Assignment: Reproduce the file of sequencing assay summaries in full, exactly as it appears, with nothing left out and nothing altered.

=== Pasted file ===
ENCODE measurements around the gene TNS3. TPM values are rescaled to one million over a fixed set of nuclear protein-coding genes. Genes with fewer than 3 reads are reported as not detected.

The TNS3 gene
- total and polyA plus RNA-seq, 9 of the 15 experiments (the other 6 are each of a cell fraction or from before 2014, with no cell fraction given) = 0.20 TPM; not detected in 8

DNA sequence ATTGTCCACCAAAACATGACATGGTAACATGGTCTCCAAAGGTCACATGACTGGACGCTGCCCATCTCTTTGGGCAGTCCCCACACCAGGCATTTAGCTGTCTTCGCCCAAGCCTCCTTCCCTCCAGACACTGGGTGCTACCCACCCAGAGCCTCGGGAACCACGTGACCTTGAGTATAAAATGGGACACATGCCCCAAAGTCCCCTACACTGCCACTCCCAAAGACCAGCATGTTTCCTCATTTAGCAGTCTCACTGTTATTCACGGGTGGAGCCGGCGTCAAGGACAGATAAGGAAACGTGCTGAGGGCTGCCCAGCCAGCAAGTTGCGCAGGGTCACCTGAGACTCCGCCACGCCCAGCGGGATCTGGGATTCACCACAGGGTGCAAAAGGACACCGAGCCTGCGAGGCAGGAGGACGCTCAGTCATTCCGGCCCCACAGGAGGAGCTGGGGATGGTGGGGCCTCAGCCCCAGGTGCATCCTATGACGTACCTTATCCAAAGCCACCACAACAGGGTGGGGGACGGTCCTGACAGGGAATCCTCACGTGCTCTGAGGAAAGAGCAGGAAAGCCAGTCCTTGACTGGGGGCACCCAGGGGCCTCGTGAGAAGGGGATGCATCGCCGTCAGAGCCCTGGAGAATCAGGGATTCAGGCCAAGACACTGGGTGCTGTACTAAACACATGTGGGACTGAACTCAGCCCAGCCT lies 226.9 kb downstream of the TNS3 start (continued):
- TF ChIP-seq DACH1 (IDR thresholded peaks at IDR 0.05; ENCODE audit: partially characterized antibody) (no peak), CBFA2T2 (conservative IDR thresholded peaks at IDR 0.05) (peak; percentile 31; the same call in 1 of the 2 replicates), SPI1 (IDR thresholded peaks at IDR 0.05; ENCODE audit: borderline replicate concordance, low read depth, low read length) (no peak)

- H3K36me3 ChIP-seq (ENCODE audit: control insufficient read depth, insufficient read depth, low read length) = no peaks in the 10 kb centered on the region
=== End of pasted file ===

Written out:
ENCODE measurements around the gene TNS3. TPM values are rescaled to one million over a fixed set of nuclear protein-coding genes. Genes with fewer than 3 reads are reported as not detected.

The TNS3 gene
- total and polyA plus RNA-seq, 9 of the 15 experiments (the other 6 are each of a cell fraction or from before 2014, with no cell fraction given) = 0.20 TPM; not detected in 8

DNA sequence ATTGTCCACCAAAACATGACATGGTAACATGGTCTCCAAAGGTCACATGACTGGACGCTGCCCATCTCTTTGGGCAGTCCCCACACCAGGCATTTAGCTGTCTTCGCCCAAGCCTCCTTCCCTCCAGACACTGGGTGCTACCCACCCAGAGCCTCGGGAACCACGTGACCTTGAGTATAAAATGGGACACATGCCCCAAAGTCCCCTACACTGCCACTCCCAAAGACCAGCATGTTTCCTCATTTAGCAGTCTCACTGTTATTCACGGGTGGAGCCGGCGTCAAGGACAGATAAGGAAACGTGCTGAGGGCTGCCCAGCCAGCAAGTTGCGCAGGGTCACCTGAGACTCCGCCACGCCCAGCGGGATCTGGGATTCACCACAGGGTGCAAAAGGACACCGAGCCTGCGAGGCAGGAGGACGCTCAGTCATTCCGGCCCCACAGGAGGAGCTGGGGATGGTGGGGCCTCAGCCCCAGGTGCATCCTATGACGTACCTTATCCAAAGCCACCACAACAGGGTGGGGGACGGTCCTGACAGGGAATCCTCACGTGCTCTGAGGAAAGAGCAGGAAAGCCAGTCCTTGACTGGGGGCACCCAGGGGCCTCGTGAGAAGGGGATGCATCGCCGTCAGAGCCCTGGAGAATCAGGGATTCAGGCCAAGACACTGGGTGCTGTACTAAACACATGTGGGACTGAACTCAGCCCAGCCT lies 226.9 kb downstream of the TNS3 start (continued):
- TF ChIP-seq DACH1 (IDR thresholded peaks at IDR 0.05; ENCODE audit: partially characterized antibody) (no peak), CBFA2T2 (conservative IDR thresholded peaks at IDR 0.05) (peak; percentile 31; the same call in 1 of the 2 replicates), SPI1 (IDR thresholded peaks at IDR 0.05; ENCODE audit: borderline replicate concordance, low read depth, low read length) (no peak)

- H3K36me3 ChIP-seq (ENCODE audit: control insufficient read depth, insufficient read depth, low read length) = no peaks in the 10 kb centered on the region